During my first trip to Arctic Norway, I was really lucky to see over eleven Hawk Owls. This day flying owl is simply stunning.
Wikipedia states that there are three subspecies that exist across the northern holarctic. The North American subspecies Surnia ulula caparoch spans from eastern Alaska through Canada to Newfoundland and in some areas extends south into northern United States. The other two subspecies are found in Eurasia: S. u. tianschanica breeds in central Asia reaching Xinjiang (China) and S. u. ulula resides across Eurasia reaching Siberia at its most eastern range.
Occasionally, S. u. caparoch can extend its territory as far south as northern Minnesota and many other states in the northern United States including more central states such as West Virginia, New York, and South Dakota. These southern forays into the northern United States are rare and generally occur during winter, or following an explosion in a population of prey.
Due to its low density occurrence, sporadic fluctuations, and remote breeding locations, the northern hawk-owl is one of the least studied and poorly understood birds in North America. As a result, it is almost impossible to properly estimate its numbers.
In Yukon, northern hawk-owl densities were estimated to be between zero and six pairs per 100 km2 (39 sq mi). Despite these low densities, the North American population is thought to be fairly large given that they occur throughout the boreal forest. Duncan and Harris (1997) estimated that this population contains between 10 000 and 50 000 pairs.
Populations are known to fluctuate with cycles of small rodents and irruptions are known to occur in sub-boreal regions throughout the world. In Scandinavia, populations have been reported to vary from a few hundred birds in certain years to over 4000 birds in others and even up to 10 000 breeding pairs in optimal years. Irruptions can be used as indicators of small mammal abundance and in eastern North America, southern irruptions have been linked with low densities of red-backed voles in the high boreal forest.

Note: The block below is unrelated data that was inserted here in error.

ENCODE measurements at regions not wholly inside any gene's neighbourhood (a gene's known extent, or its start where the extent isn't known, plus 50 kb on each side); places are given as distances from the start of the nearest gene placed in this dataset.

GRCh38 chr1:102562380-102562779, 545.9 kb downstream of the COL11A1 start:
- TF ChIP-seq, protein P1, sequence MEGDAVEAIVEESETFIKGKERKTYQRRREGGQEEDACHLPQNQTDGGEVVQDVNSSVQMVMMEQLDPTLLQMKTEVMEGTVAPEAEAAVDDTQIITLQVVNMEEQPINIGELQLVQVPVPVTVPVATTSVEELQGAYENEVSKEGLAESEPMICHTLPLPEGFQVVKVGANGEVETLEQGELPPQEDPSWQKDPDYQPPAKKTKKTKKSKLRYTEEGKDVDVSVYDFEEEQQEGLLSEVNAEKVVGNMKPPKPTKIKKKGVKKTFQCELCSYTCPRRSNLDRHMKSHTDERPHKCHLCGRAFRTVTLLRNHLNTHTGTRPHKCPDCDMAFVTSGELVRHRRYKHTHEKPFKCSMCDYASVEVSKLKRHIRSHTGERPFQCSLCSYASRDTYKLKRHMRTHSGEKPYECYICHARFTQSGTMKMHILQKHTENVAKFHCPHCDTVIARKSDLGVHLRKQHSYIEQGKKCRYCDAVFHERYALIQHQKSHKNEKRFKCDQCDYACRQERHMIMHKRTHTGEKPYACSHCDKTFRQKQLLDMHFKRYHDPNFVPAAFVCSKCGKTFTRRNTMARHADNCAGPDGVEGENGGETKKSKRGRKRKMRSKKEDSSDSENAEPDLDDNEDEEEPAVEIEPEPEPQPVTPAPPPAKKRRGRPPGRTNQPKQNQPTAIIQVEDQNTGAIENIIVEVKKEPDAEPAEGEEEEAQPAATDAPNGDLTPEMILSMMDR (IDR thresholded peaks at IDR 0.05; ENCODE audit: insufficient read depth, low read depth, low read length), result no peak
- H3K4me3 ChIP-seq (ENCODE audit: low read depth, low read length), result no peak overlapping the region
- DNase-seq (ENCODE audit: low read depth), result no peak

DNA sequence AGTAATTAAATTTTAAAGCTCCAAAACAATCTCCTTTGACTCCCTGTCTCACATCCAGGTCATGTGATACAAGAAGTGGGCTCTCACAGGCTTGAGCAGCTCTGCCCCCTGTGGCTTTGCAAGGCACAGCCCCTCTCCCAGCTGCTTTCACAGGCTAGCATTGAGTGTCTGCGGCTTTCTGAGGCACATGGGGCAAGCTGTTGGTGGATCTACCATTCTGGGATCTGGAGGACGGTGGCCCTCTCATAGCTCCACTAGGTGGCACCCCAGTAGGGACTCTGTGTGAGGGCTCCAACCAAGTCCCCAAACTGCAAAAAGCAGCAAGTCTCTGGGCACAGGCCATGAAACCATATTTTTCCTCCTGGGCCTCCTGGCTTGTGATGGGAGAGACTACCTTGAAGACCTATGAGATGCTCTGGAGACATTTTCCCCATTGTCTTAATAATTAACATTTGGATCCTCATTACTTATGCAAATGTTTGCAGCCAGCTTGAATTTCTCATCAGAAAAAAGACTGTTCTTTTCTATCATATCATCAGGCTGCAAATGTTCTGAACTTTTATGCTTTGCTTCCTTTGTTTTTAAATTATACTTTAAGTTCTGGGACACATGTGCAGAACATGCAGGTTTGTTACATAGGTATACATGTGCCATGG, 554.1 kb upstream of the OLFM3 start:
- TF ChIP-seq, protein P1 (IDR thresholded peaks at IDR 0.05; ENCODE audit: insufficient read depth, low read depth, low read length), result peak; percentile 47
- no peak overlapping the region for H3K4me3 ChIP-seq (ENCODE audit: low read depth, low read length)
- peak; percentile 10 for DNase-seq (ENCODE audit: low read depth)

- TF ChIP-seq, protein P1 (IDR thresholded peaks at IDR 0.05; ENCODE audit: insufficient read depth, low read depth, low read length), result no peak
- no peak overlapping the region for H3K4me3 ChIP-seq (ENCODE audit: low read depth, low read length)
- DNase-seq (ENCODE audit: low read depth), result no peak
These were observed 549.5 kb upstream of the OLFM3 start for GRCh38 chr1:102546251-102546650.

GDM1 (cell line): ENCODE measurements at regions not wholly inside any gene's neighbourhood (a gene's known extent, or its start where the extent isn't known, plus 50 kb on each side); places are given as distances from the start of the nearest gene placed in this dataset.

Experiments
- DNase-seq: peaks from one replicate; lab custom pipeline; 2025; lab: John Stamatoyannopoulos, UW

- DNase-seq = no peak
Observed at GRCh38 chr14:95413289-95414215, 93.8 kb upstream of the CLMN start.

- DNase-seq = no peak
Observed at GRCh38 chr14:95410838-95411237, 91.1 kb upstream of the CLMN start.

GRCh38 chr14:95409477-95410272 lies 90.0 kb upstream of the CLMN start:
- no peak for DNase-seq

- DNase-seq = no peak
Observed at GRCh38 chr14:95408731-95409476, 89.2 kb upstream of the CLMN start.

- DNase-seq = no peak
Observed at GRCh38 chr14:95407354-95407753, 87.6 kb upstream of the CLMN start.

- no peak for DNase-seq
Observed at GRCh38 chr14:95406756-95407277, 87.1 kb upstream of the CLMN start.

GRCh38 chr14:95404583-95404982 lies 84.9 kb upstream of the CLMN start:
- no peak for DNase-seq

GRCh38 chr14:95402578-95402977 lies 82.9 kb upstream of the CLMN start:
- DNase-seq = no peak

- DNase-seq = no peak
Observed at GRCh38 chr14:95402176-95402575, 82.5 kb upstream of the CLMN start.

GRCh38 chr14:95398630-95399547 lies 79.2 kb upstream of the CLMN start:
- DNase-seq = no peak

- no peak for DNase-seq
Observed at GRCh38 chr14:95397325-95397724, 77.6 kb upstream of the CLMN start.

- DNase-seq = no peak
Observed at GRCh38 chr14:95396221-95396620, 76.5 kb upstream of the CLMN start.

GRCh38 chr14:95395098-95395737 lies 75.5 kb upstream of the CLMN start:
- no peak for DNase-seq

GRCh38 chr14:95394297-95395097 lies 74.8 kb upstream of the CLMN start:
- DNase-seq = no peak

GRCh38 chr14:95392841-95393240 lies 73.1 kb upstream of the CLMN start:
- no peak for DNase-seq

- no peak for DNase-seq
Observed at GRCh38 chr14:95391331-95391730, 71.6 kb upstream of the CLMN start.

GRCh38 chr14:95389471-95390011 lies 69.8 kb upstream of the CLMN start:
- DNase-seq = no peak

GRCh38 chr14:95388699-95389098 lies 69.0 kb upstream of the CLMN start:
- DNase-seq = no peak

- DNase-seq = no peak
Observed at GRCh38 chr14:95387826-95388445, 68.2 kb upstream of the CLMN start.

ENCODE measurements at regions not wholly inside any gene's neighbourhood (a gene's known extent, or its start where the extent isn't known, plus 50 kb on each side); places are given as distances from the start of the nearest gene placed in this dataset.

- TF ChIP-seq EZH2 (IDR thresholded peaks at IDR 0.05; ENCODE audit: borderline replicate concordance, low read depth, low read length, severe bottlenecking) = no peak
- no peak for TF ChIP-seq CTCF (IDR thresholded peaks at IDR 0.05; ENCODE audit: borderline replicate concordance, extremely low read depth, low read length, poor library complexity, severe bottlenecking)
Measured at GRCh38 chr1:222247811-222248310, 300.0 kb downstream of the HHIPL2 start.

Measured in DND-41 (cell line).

In North America, over 50% of the northern hawk-owls’ breeding territory occurs in non-commercial boreal forests and as long as nothing threatens their northern habitats, no known factors challenge their existence. However, it is unknown what effects modern forestry would have on population levels because although it would decrease nesting localities, it would simultaneously create ideal habitat for Microtus prey. Fire suppression by humans is believed to negatively affect northern hawk-owl populations by reducing open areas for hunting and dead wood to nest in.
The status and conservation of this species is uncertain. A report by the Committee On the Status of Endangered Wildlife In Canada (COSEWIC) recommended that no designation be assigned for the northern hawk-owl. Compared to the nineteenth century, southern irruptions in the New and Old World appear to have declined. Also, North American populations seem to be declining, although no proper documentation exists to confirm this trend. In Canada, it was ranked 85th overall to set conservation, research, or monitoring priorities. Downes et al. (2000) considered the hawk-owl to be of medium concern, but with a high priority to improve monitoring
Lots more information and references here: http://www.inkednaturalist.co.uk/wp-admin/post.php?post=551&action=edit